The new Maghreb entity without Morocco, Mauritania or Libya

In the complex framework of interstate relations in the #Maghreb, #Algeria's obsolete initiative to redefine the regional landscape without the participation of #Morocco represents yet another clear example of outdated and isolated diplomacy. This attempt, orchestrated under the leadership of President Abdelmadjid Tebboune, sought to marginalize Morocco while establishing a new Maghreb order with Algeria in the lead.

However, this effort proved not only futile, but also exposed Algeria to isolation, compromising its position in the region and its relations with #Libya and #Mauritania, since the blackmail carried out by the junta against them only demonstrates once again Algeria's bad faith in the region.

This unusual project, aimed at establishing a “Maghreb prime” excluding Morocco, suffered a major setback with Mauritania's refusal to join the initiative at the tripartite meeting held in Tunis on April 22, involving Algeria, Tunisia and Libya.

Mauritania's non-participation was motivated by its desire to maintain a balance in the region, not forgetting that 24 hours after the Tunis summit, the head of Libya's Presidential Council, Mohamed Menfi, sent special envoys to Morocco and Mauritania to assert that a Maghreb group is inconceivable without Morocco and Mauritania.

Algeria's approach, characterized by a series of foolish maneuvers, was seen as a blatant disregard for regional dynamics and strategic alliances.

Indeed, the intense efforts of Algerian intelligence and diplomacy to convince Mauritania to turn against Morocco not only failed, but also exacerbated existing tensions, highlighting the reluctance of Maghreb countries to engage in coalitions based on superficial conflicts rather than shared interests.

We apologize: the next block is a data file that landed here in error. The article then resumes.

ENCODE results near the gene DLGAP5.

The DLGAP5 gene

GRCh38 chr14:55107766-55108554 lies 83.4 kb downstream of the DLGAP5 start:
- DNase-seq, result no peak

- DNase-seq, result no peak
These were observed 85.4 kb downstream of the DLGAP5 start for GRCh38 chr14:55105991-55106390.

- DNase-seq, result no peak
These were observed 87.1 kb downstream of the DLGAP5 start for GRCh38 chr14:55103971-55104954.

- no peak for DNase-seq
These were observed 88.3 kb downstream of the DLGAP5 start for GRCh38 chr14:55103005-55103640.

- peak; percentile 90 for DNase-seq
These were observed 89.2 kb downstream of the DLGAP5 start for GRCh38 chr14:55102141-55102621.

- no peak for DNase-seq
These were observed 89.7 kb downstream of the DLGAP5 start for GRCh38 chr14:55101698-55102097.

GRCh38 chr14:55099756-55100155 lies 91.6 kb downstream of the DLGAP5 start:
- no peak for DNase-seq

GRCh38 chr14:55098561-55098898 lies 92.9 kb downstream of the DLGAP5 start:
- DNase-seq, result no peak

The Tunis meeting, reduced to an informal consultation without strategic resolutions or clear directives, exposed Algeria's inability to mobilize regional support for its project.

The results of this meeting, where participants only stressed “the need to unify positions and intensify consultation and coordination”, betray a desperate attempt to save face in a context of growing diplomatic isolation.

In conclusion, this ill-conceived and poorly executed initiative reveals a counter-productive and vicious Algerian strategy. Here are the real objectives of this supposed coalition:

  1. Algeria wanted, via this obsolete union, to include the pseudo-SADR in this pseudo-entity.
  2. Algeria wanted to have total control over Libya and Tunisia, in order to attack the Moroccan Atlantic project.
  3. Together with Tunisia, Algeria wanted to exploit the migratory crises to attack Europe and create multi-faceted pressure against Morocco and Europe.
  4. To launch a new multilateral confrontation in the region in order to destroy the region in order to reign better, given Morocco's fruitful relations in Africa and North Africa.